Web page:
The idea of learning a new language may bring back horrible memories of chanting aloud amo, amas, amat, amamus, amatis, amant, and discussing whether the vocative form is indeed a case — but there is a better way to learn. If you’ve always loved the idea of picking up a second — or third, or fourth — language, your phone and tablet could help you out.
Having an Italian girlfriend spurred me into attempting to learn the lingo. I am essentially monolingual — I know enough French to get by, a smattering of German, and sufficient Latin to satisfy my love of etymology. I needed something to help me become fluent in Italian. Duolingo seemed to fit the bill.
Having discovered Duolingo, I think it could be the way ahead. I’ve tried various PC-based teaching tools in the past, but I have always ended up giving up on them either because they weren’t very good, or their inflexibility (having to be run on a PC). The idea of an Android app appealed to me because it was more likely to fit into my (usually chaotic and disorganized) schedule. But I’ll return to this in a moment; let’s get on and take a look at what the app has to offer.
Speaking My Language
Language is what brings us all together. The ability to communicate is what makes us human and helps enhance life. Virtually everyone in the world can speak one language, but the ability to speak two or more is becoming worryingly rare in many parts of the world. With Duolingo you can learn one of six languages completely free of charge.
Duolingo has several languages to choose from, and there are numerous combinations available.
And free of charge means free of charge. The app is free, there are no hidden fees, no subscriptions and — wonderfully — no ads. Duolingo takes an approach to learning that will be welcomed by anyone who is time-poor.
Your chosen language course — Spanish, French, German, Portuguese, Italian, or English — is dealt up in bite-sized lessons which you can rattle through in five to ten minutes each. This means you don’t feel as though you’re committing a huge chunk of your day to something, which in turn means you’re more likely to pick it up here and there when you have a few minutes to spare.
Spare five minutes on the train? Get your phone out and pick up from here you left off.
Something else that I found delightfully pleasing is that you are not required to take a linear route through the various lessons. If you feel like focusing on words and phrases relating to food before those about travel, you can do so. You can’t jump from level 2 to level 5 without working through the lessons, but it’s nice to have a degree of freedom.
Lessons take a variety of forms — in some you are using simple picture cards to work out foreign words for yourself, in some you have to translate sentences by building them up word by word, and in others you are required to type out translations. You have three lives to play with. Get something wrong and you’ll lose a life. Lose all three and you’ll have to start the lesson from scratch.
Lessons take various forms in Duolingo, helping keep things interesting.
The tablet and phone versions of the app are all but identical, but when taking part in a lesson that involves selecting the correct word from a series of options there is one odd difference. As if in a bid to fill up the larger screen, tablet users will find that they have more words to choose from — arguably making things harder!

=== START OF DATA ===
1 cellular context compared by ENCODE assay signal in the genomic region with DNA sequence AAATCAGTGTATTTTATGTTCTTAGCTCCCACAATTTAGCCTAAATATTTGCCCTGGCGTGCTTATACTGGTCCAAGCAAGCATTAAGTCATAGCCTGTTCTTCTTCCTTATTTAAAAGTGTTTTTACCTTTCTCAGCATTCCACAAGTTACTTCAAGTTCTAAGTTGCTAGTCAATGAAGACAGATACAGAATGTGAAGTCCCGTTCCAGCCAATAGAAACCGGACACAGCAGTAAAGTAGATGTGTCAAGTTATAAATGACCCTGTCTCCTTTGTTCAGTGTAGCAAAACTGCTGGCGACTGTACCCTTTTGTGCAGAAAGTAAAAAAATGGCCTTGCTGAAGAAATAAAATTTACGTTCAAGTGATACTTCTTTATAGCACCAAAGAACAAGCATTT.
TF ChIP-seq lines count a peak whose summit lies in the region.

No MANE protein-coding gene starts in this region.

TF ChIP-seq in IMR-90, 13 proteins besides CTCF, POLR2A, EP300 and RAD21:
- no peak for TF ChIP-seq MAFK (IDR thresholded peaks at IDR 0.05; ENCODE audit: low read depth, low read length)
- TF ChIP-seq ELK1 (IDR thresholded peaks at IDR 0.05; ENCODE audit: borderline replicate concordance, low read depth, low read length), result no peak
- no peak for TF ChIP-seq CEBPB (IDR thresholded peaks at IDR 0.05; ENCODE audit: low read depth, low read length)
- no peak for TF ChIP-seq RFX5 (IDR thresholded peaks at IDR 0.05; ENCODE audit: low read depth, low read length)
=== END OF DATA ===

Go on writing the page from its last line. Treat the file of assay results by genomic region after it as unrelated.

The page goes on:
What Duolingo lacks is accurate pronunciation. The vocals used in the app make little attempt at mimicking an Italian accent, sounding part like a generic computer voice, and part like an American trying to sound Italian. Were it not for my girlfriend, I think my pronunciation would be quite wide of the mark, and she was at turns amused and confused by how some of the words are pronounced.
Duolingo’s pronunciation isn’t necessarily 100% accurate and can be hard to understand.
Having words and phrases in an authentic accent is a big help — this is one of the benefits of working with a real-life tutor. In Duolingo you have the ability to slow down the vocal sections, but this can still result in some strange sounding words.
If you’re feeling competitive, pit your wits against your language-learning friends.
If you need to be incentivised into learning, there’s scope for competing against friends in a leaderboard, or you can just ‘play’ against yourself and see how many days in a row you can stick to your learning schedule — email and push notifications can be sent out to give you a gentle nudge each day. There’s also potential to link your learning to the motivational tool Beeminder if you want to be strict with sticking to a regular timetable.
Link Duolingo to Beeminder if you’re keen on sticking to our goal of learning a language.
What I particularly like about Duolingo is the very fact that it is an Android app. The website is great; it could even be argued that it is better than the app as there are lots of unique features. The online discussion board is a great resource and the Immersion section, in which you are invited to translate real-world articles, is a great touch.
Where the website proves really useful is in its ability to sync with the app. This means I can take a lesson at my computer during my lunch break, and I can pick up from where I left off on my phone or tablet in bed before falling asleep — and I can even have a lesson before I get up, without the need to turn on my computer.
Being able to pick up from where you left off online means you’re never far from your next Duolingo lesson.
Duolingo is a great alternative to staid text books, and is accessible to a wider audience than an expensive tutor. It’s not going to be for everyone, but it works for me and it might just work for you; test it out to see if it suits your learning methods.